• Fabricating Data; where you make up results or other outputs such as artefacts, and then present as if they were real
    • Failing to provide raw data used for research work when request to
    • Conducting research and data collection without prior ethical approval
  • Impersonation
    • Where you allow another person to assume your identity for the purpose of completing an assessment/work
    • Where you assume the identity of another for the purpose of completing their assessment or work
  • 3rd Party assistance and Essay Mills, where
    • You have commissioned an assessment from a 3rd Party, which may or may not include essay writing services
    • You have used a translation or proof reading service where they have done any editorial work such as re-writing or re-wording the original piece of work
    • You have had an unacceptable level of 3rd party assistance with the work
  • Systematic failure to reference
  • Any other form of dishonest practice, including but not limited to
    • Offering inducements including bribery
    • Requesting the work be completed by another
    • Commissioning of work to be completed by another, even if that work has not yet been marked

Review evidence 
Prior to, or at the meeting, you should review any evidence/information given, and consider your responses. 

In cases where a turnitin report is provided, you should give consideration to the overall similarity percentages, individual similarity percentages and how any patterns to the highlighted similarities. 
In particular you should look for;

  • Solid blocks of identical similarities which can be indicative of copy and pasting
  • Blocks of near identical similarities where there are a few words that differ or where the ordering of words is slightly different; which can be indicative of poor paraphrasing or an attempt to purposefully mask someone else’s work as your own
  • If similarities are wide spread throughout the assessment or if they are concentrated in one area of the assessment.
  • If there is a similar structure to a highlighted similar source

If an issue has occurred, it is a good opportunity, with the module lead present, to go through those issues to get a better understanding of how to improve your academic writing and avoid future occurrences.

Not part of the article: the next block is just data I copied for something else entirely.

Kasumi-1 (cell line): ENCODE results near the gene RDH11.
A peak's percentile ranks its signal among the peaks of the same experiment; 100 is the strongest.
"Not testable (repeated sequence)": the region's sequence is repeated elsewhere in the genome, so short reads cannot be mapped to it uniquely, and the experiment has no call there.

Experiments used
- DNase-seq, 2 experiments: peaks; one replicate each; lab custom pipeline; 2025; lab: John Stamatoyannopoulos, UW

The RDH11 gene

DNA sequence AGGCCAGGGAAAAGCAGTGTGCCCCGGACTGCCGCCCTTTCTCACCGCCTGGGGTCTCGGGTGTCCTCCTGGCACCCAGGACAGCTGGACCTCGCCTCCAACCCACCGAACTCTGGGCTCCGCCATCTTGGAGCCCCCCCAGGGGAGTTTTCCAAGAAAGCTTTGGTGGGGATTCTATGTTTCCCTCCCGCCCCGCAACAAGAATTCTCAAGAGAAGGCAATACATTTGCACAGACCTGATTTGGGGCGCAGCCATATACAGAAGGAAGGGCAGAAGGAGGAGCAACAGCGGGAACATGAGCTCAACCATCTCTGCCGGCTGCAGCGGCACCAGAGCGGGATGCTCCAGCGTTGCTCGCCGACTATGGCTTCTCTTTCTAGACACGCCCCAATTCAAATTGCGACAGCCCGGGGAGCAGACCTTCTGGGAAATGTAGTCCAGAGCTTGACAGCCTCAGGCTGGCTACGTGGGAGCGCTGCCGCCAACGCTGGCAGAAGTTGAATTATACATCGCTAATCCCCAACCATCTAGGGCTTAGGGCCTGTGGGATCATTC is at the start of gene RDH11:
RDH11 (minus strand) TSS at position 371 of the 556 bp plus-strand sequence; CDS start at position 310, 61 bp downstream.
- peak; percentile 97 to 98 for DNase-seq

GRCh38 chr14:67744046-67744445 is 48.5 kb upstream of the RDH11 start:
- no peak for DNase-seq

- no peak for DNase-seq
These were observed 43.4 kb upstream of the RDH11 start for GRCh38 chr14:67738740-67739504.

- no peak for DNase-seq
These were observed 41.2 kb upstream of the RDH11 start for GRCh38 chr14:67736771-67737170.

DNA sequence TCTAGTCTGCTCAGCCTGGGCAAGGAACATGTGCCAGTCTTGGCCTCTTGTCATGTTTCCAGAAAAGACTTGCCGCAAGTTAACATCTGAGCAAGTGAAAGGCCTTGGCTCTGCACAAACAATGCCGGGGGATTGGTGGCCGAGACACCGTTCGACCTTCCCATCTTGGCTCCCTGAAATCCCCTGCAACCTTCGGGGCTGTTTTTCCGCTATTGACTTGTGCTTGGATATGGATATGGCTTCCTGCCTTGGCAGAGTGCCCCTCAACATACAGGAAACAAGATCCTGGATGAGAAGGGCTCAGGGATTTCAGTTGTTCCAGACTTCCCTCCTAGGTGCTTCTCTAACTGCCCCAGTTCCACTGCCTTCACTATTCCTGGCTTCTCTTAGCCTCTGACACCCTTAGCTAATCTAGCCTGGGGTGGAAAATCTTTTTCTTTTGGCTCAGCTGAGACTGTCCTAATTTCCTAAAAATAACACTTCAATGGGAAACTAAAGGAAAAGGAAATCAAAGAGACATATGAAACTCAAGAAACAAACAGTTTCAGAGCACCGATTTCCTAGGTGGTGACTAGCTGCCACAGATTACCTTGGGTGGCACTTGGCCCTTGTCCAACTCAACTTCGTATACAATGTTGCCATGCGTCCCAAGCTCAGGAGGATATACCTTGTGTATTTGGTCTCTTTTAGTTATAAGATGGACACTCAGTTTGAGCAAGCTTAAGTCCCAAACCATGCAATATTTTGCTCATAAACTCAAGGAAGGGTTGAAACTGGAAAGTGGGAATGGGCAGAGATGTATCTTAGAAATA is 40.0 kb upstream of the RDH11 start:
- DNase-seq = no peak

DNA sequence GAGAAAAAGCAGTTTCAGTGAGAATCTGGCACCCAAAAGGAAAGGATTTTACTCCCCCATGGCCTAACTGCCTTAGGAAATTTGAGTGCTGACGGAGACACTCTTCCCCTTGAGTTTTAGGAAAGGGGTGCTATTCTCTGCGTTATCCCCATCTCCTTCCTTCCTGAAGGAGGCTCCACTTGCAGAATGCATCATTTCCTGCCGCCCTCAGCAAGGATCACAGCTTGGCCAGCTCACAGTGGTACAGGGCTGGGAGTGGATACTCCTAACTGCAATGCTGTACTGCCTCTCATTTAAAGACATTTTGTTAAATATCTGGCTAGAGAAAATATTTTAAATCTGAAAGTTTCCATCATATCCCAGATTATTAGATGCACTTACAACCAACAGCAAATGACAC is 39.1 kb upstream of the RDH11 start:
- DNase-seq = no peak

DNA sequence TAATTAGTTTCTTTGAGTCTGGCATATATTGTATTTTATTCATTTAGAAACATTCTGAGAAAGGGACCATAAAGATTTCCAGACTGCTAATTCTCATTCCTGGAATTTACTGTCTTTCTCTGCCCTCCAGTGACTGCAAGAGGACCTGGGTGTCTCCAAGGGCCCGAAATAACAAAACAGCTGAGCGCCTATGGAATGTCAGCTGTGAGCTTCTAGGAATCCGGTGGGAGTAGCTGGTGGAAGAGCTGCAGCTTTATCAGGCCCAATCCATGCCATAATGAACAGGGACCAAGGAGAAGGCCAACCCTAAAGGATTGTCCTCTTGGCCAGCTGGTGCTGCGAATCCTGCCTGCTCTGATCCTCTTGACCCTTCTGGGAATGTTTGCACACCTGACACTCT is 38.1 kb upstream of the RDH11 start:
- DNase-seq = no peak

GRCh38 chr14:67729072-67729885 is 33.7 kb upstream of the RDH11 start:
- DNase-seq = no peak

Considering your response 
We recommend you write down your responses, notes and thoughts in advance of the meeting where possible. This way you can be confident that you have raised everything you wish to do so before the conclusion of the process. 

You should try to anticipate possible questions and points the module leader might have when considering your response. An Advisor from Sunderland Students’ Union is well placed to help you consider possible questions and your response in advance of the meeting if evidence or information has been provided. 

If you have extenuating circumstances which affected your assessment, there is a University policy with regard to extensions and extenuating circumstances which can deal with such cases in a supportive and appropriate way.

This means that such circumstances will not normally be considered in the decision of whether or not academic misconduct has taken place, or what the penalty should be.

However if you do highlight such circumstances, although this does not dissolve you of responsibility it may still present the module lead with an opportunity to consider if there any support you might need in the future and to offer guidance.

If you are struggling with attendance you could ask if the module lead will consider re-arranging, hold the meeting via skype or telephone, or responding in advance in writing. All these options have limitations to them and you should consult with an Advisor when considering these options.

You have the right to be accompanied by another member of the University community and we recommend you do. Having someone there, who supports you, can really help you feel more confident and supported during meetings. 

Responding to questions
Take your time in answering questions put to you; take a deep breath or a sip of water if you need to. It is better you are able to calmly and cohesively answer rather than rushing to respond. 

Try not to act in an aggressive or confrontational way if you are facing challenging questions. Remain at all times, polite and professional- this does not stop you being firm or resolved in your responses. 

If you admit to academic misconduct or negligence the Module Lead will suggest a marking adjustment that does not fail your work if appropriate, alternatively your case can be sent to a Misconduct Hearing

If you do not believe you have not committed academic misconduct or negligence or you do not accept the penalty the module lead suggests to you, you will be referred to a Misconduct Hearing where a panel can look into the matter more thoroughly. 

Page last reviewed: 01/03/2019
Next review due: 31/08/2020